The steradian (symbol: sr) or square radian[1][2] is the SI unit of solid angle. It is used in three-dimensional geometry, and is analogous to the radian which quantifies planar angles. The name is derived from the Greek stereos for "solid" and the Latin radius for "ray, beam".

The steradian, like the radian, is a dimensionless unit, essentially because a solid angle is the ratio between the area subtended and the square of its distance from the center: both the numerator and denominator of this ratio have dimension length squared (i.e. L2/L2 = 1, dimensionless). It is useful, however, to distinguish between dimensionless quantities of a different nature, so the symbol "sr" is used to indicate a solid angle. For example, radiant intensity can be measured in watts per steradian (W⋅sr−1). The steradian was formerly an SI supplementary unit, but this category was abolished in 1995 and the steradian is now considered an SI derived unit.


Section of cone (1) and spherical cap (2) that subtend a solid angle of one steradian inside a sphere

A steradian can be defined as the solid angle subtended at the center of a unit sphere by a unit area on its surface. For a general sphere of radius r, any portion of its surface with area A = r2 subtends one steradian.[3]

The solid angle is related to the area it cuts out of a sphere:

A is the surface area of the spherical cap, ,
r is the radius of the sphere, and
sr is the unit, steradian.

Because the surface area A of a sphere is 4πr2, the definition implies that a sphere measures 4π (≈ 12.56637) steradians. By the same argument, the maximum solid angle that can be subtended at any point is 4π sr.

Other properties

Since A = r2, it corresponds to the area of a spherical cap (A = 2πrh) (wherein h stands for the "height" of the cap), and the relationship h/r = 1/2π holds. Therefore, one steradian corresponds to the plane (i.e. radian) angle of the cross-section of a simple cone subtending the plane angle 2θ, with θ given by:

This angle corresponds to the plane aperture angle of 2θ ≈ 1.144 rad or 65.54°.

A steradian is also equal to the spherical area of a polygon having an angle excess of 1 radian, to 1/4π of a complete sphere, or to (180/π)2 ≈ 3282.80635 square degrees.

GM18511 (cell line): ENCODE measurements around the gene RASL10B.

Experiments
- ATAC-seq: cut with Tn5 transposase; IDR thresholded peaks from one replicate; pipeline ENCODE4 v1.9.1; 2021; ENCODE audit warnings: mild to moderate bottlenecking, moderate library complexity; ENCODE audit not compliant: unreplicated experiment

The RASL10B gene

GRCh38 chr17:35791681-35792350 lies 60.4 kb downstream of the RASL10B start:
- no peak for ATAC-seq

The solid angle of a cone whose cross-section subtends the angle 2θ is:


Analogy to radians

In two dimensions, an angle is related to the length of the circular arc that it spans:

l is arc length,
r is the radius of the circle, and
rad is the radian.

Similarly in three dimensions, the solid angle is related to the area of the spherical surface that it spans:

A is the surface area of the spherical cap, 2πrh,
r is the radius of the sphere, and
sr is the steradian.

For example, a measurement of the width of a visible object would be given in radians. At the same time its visible area over one's visible field would be given in steradians. Just as the area of a circle is quadratically related to its diameter or radius, so is the area of the piece of a spherical surface cut out by a circular cone related to the angle across the piece. That area, or equivalently the proportion of a sphere its cone takes up, is a measure of three dimensional proportional volume, analogous to the two dimensional measure over the circle represented by an angle.

One-dimensional circular measure has units of radians or degrees, while two-dimensional spherical measure is expressed in steradians. In higher dimensional mathematical spaces, units for analogous solid angles have not been explicitly named. When they are used, they are dealt with by analogy with the circular or spherical cases. That is, as a proportion of the relevant unit hypersphere taken up by the generalized angle, or point set expressed in spherical coordinates.

SI multiples

A complete sphere subtends 4π ≈ 12.56637 steradians, so multiples larger than the decasteradian are rarely used.

Any range in excess of the whole area of a sphere would only be needed in conjunction with non-Euclidean, spherical geometry. Then it would also usually only be required in the context of nonlocal analysis. As such, solid angles over 4π are used exceedingly rarely in the literature.

See also



  1. ^ Stutzman, Warren L; Thiele, Gary A (2012-05-22). Antenna Theory and Design. ISBN 978-0-470-57664-9. 
  2. ^ Woolard, Edgar (2012-12-02). Spherical Astronomy. ISBN 978-0-323-14912-9. 
  3. ^ "Steradian", McGraw-Hill Dictionary of Scientific and Technical Terms, fifth edition, Sybil P. Parker, editor in chief. McGraw-Hill, 1997. ISBN 0-07-052433-5.